Lately, I’ve seen more and more claims that the marketing funnel is dead — including from Google itself. Of course, the consumer journey has drastically changed over time as user behavior has adapted to the internet. And nobody is going to deny that the exact journey to conversion varies from one person to another. But does that really mean that the funnel should be done away with? I don’t think so.
The beauty of the marketing funnel is that it can be modified to include new kinds of technology metrics and cater to different kinds of business models.
Anyone can make it their own, while still sticking to the framework of awareness > interest > desire > action. Sure, it’s linear where modern marketing has become a lot more circular, but it represents the stages of customer acquisition that are based on human behavior — behavior that hasn’t changed, for the obvious reason that people still need to be aware of a product or service in order to then build the desire to purchase it.
For those starting out in digital marketing especially, it’s always useful to refer back to the original purchase funnel when planning out campaigns. There’s no point in planning a strategy that looks great on paper but has nothing to do with actual user behavior.
Once you’re familiar with your brand and customers, you can tailor the funnel to your own needs. And honestly, it’s not just for beginners — we still use it all the time at Brainlabs (my company)!
A three-part strategy
So, what does a full-funnel strategy look like in programmatic display? Well, there are a lot of ways you can take advantage of Google’s many features to split out your campaign according to what part of the funnel you want to target.
But here’s the formula we’ve found to work really well: video for awareness, interactive display creatives and social channels for engagement, and product-focused creatives for acquisition. This is not just for a purely performance-based approach, but for encouraging account growth year-over-year with increases in traffic and conversions.
1. Drive brand awareness with video
Use YouTube as an upper-funnel tool to expand awareness of the brand beyond the standard top-performing audiences. The type of assets you use here will depend on the product or service being advertised, and will require some thorough testing to make sure they do a good job telling the brand’s story to new custom audiences.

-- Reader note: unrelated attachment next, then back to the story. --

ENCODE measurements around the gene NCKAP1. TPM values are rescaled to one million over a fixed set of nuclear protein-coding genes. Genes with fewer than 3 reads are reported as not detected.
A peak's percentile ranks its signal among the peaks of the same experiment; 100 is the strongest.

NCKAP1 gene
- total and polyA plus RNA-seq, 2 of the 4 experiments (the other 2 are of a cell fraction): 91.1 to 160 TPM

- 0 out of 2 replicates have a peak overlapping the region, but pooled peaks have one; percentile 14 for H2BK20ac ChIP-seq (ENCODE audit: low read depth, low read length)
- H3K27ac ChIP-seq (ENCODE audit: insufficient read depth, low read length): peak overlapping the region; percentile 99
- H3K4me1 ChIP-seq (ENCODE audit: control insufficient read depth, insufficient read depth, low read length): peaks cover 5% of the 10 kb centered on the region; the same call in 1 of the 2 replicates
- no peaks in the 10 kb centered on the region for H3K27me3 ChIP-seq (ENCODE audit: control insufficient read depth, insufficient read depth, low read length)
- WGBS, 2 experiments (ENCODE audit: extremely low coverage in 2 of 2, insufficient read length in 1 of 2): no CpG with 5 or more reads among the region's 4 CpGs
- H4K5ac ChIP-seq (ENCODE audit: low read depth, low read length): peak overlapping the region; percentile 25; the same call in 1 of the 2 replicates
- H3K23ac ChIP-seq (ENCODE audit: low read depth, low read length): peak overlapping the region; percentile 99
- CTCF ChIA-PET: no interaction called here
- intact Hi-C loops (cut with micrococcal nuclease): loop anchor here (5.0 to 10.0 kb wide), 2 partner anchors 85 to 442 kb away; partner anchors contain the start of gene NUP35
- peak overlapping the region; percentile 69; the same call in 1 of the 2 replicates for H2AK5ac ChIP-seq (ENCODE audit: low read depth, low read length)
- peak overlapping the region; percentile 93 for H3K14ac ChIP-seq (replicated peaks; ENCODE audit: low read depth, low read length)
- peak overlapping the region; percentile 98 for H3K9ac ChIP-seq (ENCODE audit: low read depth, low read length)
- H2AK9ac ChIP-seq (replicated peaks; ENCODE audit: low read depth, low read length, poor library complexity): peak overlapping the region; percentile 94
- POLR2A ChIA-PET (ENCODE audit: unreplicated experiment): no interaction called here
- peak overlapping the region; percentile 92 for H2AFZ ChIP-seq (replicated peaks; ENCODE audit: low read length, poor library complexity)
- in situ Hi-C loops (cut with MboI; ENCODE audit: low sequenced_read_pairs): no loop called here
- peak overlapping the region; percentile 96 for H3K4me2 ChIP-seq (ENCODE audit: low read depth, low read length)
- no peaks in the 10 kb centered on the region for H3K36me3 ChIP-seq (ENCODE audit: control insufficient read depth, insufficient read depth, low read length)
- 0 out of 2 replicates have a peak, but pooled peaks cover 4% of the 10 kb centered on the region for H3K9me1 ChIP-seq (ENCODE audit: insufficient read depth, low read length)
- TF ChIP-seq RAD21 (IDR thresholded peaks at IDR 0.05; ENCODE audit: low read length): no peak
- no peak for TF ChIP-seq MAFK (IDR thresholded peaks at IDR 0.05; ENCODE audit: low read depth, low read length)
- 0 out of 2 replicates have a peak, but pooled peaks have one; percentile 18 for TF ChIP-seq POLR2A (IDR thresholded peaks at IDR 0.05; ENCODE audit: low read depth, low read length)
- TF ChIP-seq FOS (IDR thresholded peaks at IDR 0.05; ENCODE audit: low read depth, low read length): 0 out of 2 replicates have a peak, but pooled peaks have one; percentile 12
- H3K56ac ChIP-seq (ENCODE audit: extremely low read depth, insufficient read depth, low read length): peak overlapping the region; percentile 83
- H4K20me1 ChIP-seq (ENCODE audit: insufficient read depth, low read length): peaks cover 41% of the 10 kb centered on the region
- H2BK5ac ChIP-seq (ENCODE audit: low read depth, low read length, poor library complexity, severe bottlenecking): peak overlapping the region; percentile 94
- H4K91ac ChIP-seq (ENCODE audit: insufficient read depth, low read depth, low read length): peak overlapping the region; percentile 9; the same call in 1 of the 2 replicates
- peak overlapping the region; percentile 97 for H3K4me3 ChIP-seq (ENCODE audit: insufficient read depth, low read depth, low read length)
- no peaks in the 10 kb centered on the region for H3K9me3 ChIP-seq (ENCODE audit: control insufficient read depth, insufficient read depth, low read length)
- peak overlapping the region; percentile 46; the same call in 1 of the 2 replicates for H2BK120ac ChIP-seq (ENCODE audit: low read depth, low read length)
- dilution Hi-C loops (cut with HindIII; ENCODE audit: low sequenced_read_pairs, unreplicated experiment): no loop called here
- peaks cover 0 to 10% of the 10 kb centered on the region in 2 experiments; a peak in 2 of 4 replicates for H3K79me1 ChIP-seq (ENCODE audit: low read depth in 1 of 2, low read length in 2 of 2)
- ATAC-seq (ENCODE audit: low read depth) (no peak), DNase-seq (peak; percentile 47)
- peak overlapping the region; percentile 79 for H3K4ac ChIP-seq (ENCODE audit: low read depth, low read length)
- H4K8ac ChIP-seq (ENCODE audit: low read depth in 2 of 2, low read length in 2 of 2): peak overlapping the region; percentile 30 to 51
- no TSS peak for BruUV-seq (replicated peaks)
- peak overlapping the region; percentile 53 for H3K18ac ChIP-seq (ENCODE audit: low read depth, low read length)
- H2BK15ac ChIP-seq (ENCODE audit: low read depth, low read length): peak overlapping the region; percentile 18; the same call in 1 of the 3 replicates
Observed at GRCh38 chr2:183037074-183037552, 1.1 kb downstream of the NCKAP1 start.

A good approach could be to try user-generated content featuring people using the product or service, e.g. lifestyle-focused assets.
2. Drive onsite engagement
Use complementary display creatives to continue the story from YouTube. Although each stage of the funnel may perform better with different creatives and CTAs, make sure to serve a consistent message to new audiences cross-platform — I cannot stress the importance of consistent messaging and engaging creatives enough. Also, utilize custom audiences to expand your base of viewers.
3. Push engaged viewers to convert
Finally, use very focused creatives to drive site visitors to convert. In retail, for example, this means creatives with a central focus on product.
Employ a granular retargeting strategy to optimize the bidding and creative strategy used on these audiences. Make sure to sort out your attribution model to show the impact of upper-funnel activity on lower-funnel activity.
Great results at a lower cost
We used this strategy for a client in retail with some amazing results. They had great conversion activity but were limited in reach and wanted more growth, so we incorporated this full-funnel approach to expand brand awareness and audience size.
This entire setup was a year-long process: patience is key! Using a Brand Lift Survey we were able to show that groups shown the YouTube ads were 124% more likely to name the client as a brand they were aware of, versus three of their top competitors.
With the major increase in upper-funnel activity as well as the use of Custom Affinity and Custom Intent audiences to target people who matched the behavioral profile of engaged users, we were able to expand the number of people visiting the client’s site by 550%, also increasing our first party audience pools.
What worked really well for this client was using influencer-generated creatives in particular to drive engagement, and product-focused creatives to retarget audiences for boosting conversions.
Despite the fact that more spend was being allocated to upper-funnel channels, year-on-year cost per acquisition dropped by -23%. This was thanks to the initial push for brand awareness showing its impact as our display audiences journeyed down the funnel, making them more likely to convert and so decreasing the cost of attaining each conversion in the long run.
The bottom line
The steps I’ve laid out are just one example of how to incorporate a full-funnel strategy in display, but it’s a pretty good formula that might get you some remarkable results. Hopefully, this illustrates that dividing display activities according to their strengths along the purchase funnel makes perfect sense, and that the funnel model shouldn’t be thrown out just yet.
Whether you’re just starting out or planning your thousandth campaign, the funnel is your friend!
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